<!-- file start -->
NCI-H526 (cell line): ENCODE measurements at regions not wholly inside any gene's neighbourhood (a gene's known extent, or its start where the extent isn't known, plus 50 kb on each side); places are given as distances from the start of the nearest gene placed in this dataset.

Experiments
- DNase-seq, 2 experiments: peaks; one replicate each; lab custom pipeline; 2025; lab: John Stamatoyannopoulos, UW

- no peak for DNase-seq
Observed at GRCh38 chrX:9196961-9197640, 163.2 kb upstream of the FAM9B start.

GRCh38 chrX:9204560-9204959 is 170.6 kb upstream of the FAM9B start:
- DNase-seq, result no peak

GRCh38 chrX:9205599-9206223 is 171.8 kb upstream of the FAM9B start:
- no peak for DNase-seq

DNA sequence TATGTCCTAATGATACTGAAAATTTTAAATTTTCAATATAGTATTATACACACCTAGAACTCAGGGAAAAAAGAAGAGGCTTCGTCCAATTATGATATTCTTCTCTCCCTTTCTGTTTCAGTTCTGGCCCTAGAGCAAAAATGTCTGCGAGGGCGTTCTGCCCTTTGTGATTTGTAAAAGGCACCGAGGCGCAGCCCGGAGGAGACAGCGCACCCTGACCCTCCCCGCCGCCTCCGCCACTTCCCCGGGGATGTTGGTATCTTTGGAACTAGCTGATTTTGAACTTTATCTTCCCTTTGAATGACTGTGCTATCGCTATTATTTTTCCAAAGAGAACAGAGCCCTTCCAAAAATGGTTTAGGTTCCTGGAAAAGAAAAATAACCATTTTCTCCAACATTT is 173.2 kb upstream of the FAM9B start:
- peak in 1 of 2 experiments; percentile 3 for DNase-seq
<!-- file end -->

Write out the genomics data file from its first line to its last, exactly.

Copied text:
NCI-H526 (cell line): ENCODE measurements at regions not wholly inside any gene's neighbourhood (a gene's known extent, or its start where the extent isn't known, plus 50 kb on each side); places are given as distances from the start of the nearest gene placed in this dataset.

Experiments
- DNase-seq, 2 experiments: peaks; one replicate each; lab custom pipeline; 2025; lab: John Stamatoyannopoulos, UW

- no peak for DNase-seq
Observed at GRCh38 chrX:9196961-9197640, 163.2 kb upstream of the FAM9B start.

GRCh38 chrX:9204560-9204959 is 170.6 kb upstream of the FAM9B start:
- DNase-seq, result no peak

GRCh38 chrX:9205599-9206223 is 171.8 kb upstream of the FAM9B start:
- no peak for DNase-seq

DNA sequence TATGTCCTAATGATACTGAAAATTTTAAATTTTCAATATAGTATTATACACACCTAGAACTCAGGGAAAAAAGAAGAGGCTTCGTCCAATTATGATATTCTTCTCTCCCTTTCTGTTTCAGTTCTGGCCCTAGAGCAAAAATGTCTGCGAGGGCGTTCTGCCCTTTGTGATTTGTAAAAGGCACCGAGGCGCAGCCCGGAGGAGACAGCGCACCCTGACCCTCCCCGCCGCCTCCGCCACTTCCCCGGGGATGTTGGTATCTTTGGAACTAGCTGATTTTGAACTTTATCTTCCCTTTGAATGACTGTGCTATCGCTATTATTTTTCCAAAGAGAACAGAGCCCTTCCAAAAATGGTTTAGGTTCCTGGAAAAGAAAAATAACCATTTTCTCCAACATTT is 173.2 kb upstream of the FAM9B start:
- peak in 1 of 2 experiments; percentile 3 for DNase-seq